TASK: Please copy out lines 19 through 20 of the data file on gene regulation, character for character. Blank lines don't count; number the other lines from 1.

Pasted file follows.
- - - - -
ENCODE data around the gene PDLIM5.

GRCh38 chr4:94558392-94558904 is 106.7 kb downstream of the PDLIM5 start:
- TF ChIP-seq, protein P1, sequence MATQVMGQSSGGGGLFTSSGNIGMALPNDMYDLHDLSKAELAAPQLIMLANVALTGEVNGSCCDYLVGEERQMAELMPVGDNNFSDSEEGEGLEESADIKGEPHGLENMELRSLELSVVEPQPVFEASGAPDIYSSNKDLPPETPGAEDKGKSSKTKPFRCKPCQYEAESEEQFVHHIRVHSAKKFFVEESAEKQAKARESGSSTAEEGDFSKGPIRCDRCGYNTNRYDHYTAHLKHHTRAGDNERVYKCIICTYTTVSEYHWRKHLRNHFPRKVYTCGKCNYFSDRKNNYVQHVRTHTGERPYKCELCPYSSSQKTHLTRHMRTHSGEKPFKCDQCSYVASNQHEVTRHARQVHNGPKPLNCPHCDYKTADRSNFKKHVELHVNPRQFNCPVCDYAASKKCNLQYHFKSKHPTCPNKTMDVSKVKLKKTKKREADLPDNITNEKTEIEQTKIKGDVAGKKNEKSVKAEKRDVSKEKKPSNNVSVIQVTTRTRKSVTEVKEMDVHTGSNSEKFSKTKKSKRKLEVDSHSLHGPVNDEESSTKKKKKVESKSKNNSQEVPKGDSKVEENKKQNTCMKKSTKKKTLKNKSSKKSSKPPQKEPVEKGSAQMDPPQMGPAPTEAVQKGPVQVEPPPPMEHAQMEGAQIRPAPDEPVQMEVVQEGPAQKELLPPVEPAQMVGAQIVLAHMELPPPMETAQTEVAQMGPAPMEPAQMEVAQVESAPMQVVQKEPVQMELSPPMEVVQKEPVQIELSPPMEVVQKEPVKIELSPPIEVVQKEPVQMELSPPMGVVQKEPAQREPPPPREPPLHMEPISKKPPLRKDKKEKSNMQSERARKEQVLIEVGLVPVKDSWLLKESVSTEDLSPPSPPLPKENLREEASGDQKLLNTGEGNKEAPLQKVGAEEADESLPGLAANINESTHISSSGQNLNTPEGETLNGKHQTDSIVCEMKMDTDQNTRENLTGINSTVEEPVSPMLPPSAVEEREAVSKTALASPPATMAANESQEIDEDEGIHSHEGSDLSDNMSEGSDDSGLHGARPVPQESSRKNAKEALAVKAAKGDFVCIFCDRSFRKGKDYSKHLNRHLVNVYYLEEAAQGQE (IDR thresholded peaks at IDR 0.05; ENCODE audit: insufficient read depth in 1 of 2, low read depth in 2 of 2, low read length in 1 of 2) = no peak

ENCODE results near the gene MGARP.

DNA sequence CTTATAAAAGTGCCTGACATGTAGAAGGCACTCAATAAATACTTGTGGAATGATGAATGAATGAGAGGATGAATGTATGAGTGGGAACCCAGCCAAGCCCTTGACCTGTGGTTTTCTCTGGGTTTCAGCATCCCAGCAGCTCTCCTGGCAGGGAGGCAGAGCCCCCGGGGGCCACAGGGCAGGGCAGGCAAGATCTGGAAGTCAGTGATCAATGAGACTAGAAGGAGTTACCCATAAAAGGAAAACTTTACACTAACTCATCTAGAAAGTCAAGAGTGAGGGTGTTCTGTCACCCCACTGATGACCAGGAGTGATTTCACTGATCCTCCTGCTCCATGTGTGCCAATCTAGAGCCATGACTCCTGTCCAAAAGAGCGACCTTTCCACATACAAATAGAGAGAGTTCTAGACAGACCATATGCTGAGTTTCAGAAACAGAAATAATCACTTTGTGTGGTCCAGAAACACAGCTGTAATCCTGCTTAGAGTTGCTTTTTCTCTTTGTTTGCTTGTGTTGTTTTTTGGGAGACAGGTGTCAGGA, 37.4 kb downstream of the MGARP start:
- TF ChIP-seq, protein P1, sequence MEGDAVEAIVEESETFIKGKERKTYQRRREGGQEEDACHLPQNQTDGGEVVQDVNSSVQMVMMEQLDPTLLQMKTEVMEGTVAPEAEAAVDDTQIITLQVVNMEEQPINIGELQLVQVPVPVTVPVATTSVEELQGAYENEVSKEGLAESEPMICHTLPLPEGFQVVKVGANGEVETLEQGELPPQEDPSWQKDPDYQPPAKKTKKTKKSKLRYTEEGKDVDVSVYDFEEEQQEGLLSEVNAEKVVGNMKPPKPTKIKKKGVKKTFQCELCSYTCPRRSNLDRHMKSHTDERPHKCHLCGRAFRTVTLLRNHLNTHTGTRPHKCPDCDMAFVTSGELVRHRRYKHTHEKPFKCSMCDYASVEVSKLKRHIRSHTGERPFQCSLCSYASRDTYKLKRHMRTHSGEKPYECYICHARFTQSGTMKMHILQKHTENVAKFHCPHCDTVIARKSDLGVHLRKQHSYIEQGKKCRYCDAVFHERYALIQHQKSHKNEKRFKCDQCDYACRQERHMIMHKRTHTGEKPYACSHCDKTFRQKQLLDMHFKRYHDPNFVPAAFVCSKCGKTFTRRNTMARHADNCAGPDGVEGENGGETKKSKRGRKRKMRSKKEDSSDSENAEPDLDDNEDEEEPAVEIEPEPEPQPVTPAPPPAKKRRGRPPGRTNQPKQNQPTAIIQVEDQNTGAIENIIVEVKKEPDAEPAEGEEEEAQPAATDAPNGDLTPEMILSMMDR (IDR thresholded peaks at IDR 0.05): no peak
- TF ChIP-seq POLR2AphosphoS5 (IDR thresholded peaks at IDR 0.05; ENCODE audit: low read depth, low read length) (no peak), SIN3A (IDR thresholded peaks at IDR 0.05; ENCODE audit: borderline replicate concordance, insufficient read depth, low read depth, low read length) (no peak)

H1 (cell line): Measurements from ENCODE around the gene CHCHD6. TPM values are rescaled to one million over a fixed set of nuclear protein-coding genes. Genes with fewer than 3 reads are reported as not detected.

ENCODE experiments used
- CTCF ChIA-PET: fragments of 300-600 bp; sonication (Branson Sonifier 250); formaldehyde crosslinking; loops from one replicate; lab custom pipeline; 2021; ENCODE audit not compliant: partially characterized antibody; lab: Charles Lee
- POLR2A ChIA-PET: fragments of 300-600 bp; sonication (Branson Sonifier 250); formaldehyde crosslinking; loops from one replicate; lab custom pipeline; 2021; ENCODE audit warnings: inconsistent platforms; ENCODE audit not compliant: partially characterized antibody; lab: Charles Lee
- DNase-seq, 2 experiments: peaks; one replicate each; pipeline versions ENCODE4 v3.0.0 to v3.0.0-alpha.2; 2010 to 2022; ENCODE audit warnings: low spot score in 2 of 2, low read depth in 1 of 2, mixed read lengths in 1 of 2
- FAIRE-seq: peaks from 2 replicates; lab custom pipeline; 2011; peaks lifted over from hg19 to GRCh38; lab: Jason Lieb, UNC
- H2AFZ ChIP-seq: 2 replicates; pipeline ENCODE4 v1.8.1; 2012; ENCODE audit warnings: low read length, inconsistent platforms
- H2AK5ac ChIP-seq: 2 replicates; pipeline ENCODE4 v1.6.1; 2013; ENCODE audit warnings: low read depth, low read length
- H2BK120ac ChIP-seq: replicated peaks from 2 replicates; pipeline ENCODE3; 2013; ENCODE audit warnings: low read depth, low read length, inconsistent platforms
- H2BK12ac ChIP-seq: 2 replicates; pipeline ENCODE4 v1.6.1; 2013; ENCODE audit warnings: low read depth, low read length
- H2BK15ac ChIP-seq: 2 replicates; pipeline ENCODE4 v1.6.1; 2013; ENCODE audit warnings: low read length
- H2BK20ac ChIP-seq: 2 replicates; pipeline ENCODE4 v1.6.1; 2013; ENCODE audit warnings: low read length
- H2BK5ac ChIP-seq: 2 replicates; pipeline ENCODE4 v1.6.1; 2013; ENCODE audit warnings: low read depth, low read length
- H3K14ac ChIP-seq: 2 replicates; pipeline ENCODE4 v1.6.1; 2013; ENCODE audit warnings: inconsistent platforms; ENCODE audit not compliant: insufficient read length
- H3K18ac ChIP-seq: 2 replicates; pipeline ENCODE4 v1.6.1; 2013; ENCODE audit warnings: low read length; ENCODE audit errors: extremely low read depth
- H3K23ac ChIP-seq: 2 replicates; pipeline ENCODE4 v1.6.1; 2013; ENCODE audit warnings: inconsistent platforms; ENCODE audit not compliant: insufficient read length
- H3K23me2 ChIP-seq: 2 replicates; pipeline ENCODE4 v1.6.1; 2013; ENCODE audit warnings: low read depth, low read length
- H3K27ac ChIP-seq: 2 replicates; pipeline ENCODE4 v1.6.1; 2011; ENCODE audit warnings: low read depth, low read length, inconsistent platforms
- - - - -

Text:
- H2BK20ac ChIP-seq: 2 replicates; pipeline ENCODE4 v1.6.1; 2013; ENCODE audit warnings: low read length
- H2BK5ac ChIP-seq: 2 replicates; pipeline ENCODE4 v1.6.1; 2013; ENCODE audit warnings: low read depth, low read length